New York City's Waldorf Astoria will shut its doors for two years to carry out renovation. It had changed hands in 2015 when it was bought by Anbang Insurance Group, a Chinese company which had acquired it for nearly $US2 billion ($2.8 billion). The hotel will remain closed for at least a couple of years to incorporate changes in the interior design and convert many of its 1400 guest rooms into privately owned condominiums.

However, the exterior of the hotel will not be disturbed since it is considered to be a landmark of New York City and, hence, protected by law.

The glorious past of Waldorf Astoria

The hotel was built in 1893 and its original home was demolished to accommodate the Empire State Building, another landmark of New York. The second version of the more than 40-storied Waldorf Astoria saw the light of day in 1931 on Park Avenue. In those days, it was built at a cost of over $US40 million and was regarded as one of the world's largest and most expensive hotels.

Obviously, a hotel that boasts of such a glorious past would see a host of celebrities as its guests and the list has American presidents who stayed in the Presidential Suite that were fitted with bulletproof glass windows.

The hotel was also one preferred by foreign heads of state, royalty and corporate kings and, of course, glittering stars of the silver screen like Marilyn Monroe, Grace Kelly and Cole Porter.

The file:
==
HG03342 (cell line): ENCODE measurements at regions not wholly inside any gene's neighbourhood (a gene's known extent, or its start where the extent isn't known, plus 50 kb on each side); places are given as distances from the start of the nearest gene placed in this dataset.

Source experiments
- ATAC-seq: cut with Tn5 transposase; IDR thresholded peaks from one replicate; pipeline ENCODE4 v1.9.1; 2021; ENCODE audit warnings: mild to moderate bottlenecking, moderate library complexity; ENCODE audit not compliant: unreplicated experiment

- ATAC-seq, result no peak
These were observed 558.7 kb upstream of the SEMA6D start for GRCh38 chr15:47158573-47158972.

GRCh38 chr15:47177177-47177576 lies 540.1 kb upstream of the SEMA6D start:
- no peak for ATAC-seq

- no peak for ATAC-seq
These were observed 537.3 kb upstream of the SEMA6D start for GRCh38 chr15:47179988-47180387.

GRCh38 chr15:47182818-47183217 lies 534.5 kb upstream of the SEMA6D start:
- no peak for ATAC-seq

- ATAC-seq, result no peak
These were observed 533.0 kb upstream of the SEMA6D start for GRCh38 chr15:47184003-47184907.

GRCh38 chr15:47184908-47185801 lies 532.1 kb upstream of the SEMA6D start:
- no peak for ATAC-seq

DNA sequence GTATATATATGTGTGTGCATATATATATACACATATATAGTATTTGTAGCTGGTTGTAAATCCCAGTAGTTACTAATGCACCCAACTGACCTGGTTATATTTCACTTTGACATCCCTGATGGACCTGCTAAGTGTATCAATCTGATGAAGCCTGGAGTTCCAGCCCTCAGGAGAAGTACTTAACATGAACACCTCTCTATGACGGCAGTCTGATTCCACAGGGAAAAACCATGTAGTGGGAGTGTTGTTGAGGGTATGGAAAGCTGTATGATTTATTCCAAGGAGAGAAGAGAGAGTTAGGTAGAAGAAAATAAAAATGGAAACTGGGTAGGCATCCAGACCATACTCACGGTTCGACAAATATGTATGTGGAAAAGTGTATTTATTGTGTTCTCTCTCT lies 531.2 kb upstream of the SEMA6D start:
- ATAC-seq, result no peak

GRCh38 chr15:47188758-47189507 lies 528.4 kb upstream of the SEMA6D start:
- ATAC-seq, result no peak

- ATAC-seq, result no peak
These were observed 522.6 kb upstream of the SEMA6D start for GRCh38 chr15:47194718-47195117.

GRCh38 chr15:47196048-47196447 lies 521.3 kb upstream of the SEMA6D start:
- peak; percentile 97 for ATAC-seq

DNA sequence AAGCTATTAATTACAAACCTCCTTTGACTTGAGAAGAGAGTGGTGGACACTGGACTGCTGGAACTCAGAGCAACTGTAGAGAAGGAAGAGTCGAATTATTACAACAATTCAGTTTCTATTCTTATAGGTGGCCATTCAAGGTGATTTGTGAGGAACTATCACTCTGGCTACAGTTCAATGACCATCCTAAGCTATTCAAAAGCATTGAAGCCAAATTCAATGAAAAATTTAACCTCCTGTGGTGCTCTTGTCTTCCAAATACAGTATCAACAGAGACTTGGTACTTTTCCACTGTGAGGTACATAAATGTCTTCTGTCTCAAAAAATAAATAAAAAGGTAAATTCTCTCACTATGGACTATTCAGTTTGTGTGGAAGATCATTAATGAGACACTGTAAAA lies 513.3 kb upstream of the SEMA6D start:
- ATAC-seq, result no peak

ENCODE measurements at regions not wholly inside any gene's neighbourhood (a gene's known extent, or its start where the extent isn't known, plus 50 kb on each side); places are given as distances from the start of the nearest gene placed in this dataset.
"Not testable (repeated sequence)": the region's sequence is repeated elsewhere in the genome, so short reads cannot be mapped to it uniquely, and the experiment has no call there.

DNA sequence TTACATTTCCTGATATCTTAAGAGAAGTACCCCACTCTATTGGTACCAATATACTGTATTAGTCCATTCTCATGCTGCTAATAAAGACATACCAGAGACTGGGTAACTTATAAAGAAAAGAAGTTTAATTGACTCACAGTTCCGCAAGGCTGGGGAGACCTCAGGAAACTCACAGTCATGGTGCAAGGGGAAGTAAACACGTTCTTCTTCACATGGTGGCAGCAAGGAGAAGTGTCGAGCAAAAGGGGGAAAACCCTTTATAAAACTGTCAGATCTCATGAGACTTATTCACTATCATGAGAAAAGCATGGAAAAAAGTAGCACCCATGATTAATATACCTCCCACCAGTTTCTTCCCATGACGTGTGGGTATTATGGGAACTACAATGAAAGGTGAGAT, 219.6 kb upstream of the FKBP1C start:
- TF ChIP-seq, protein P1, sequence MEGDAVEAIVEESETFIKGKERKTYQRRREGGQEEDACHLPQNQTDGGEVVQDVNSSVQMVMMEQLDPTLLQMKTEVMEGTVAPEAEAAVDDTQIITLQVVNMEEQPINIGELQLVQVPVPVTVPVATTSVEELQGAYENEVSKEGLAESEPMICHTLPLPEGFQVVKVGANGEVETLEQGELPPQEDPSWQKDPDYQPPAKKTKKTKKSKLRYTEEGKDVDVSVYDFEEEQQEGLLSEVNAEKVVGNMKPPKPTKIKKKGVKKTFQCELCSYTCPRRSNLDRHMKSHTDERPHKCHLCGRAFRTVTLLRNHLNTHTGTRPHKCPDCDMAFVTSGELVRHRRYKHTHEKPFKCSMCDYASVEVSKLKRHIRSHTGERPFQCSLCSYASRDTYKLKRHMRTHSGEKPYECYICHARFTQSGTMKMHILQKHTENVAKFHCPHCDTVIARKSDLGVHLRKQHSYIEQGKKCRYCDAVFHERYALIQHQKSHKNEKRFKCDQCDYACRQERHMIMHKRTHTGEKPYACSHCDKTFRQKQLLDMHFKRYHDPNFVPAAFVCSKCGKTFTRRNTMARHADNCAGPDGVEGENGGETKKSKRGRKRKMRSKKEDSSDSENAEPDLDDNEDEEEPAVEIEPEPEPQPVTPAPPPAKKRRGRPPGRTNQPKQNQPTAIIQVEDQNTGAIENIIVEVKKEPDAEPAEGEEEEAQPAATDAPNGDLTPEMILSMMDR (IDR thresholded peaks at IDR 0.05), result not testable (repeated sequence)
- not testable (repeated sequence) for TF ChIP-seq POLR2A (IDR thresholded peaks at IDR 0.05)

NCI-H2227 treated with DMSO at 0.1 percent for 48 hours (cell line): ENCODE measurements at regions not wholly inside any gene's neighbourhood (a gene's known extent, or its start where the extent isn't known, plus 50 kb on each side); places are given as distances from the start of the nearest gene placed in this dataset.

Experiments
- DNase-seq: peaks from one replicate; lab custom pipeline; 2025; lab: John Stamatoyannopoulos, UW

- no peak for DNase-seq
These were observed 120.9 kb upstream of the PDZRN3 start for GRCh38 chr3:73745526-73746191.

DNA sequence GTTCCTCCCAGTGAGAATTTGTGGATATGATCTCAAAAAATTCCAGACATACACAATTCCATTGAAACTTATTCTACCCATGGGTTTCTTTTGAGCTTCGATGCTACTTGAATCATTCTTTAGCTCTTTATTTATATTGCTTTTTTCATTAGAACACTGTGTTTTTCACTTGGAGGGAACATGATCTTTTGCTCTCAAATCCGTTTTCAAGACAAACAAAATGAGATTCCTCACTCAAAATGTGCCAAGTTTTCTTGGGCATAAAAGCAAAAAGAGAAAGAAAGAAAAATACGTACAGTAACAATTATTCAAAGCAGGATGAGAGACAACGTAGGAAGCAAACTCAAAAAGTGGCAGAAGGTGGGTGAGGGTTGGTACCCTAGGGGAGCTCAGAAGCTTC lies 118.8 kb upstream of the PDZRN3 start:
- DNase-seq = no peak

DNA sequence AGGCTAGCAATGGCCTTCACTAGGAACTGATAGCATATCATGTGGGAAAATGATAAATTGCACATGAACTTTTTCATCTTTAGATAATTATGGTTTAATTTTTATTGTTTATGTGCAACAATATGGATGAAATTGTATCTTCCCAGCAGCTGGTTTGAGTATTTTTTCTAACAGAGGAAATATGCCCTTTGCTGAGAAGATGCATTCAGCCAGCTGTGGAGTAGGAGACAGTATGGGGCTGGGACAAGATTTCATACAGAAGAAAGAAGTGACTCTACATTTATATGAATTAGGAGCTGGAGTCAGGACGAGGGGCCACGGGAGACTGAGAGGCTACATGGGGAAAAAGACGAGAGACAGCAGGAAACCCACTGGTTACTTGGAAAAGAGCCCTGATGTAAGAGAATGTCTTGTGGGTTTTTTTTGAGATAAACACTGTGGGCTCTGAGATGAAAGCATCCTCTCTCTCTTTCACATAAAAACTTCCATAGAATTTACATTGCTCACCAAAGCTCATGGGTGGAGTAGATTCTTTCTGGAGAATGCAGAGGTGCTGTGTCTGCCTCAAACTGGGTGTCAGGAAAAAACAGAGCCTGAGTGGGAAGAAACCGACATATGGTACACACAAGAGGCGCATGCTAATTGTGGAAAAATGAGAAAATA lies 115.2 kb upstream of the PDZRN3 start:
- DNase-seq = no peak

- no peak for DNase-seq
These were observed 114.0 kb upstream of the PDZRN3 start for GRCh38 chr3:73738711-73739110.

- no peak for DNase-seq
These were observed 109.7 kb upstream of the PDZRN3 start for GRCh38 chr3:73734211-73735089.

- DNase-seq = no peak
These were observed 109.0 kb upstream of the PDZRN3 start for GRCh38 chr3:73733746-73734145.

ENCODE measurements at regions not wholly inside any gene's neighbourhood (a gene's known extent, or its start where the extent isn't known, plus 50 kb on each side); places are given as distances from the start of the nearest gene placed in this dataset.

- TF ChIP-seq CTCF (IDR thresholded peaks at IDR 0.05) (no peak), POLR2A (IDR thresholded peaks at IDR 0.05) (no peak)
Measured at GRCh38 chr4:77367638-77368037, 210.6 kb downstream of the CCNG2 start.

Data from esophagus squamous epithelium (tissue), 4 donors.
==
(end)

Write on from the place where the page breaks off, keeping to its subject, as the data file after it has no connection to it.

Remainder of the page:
What the future has in store

It is not an easy task to modify the interiors of a hotel like Waldorf Astoria and impart a new modern age look to it. A representative of Anbang has indicated that necessary plans have yet to be drawn up and it would be a stupendous task.

One thing he has admitted is that the design will take clues from Plaza Hotel, New York which had undergone renovation a decade ago. It got a new look by introducing a mix of private apartments and a smaller hotel.

As a result of the closure, 1500 employees of the hotel will be out of a job and, along with them, the axe would fall on innumerable associated services who would lose an important customer.

Once Waldorf Astoria reopens under the new ownership, many old faces would have made way for new ones.

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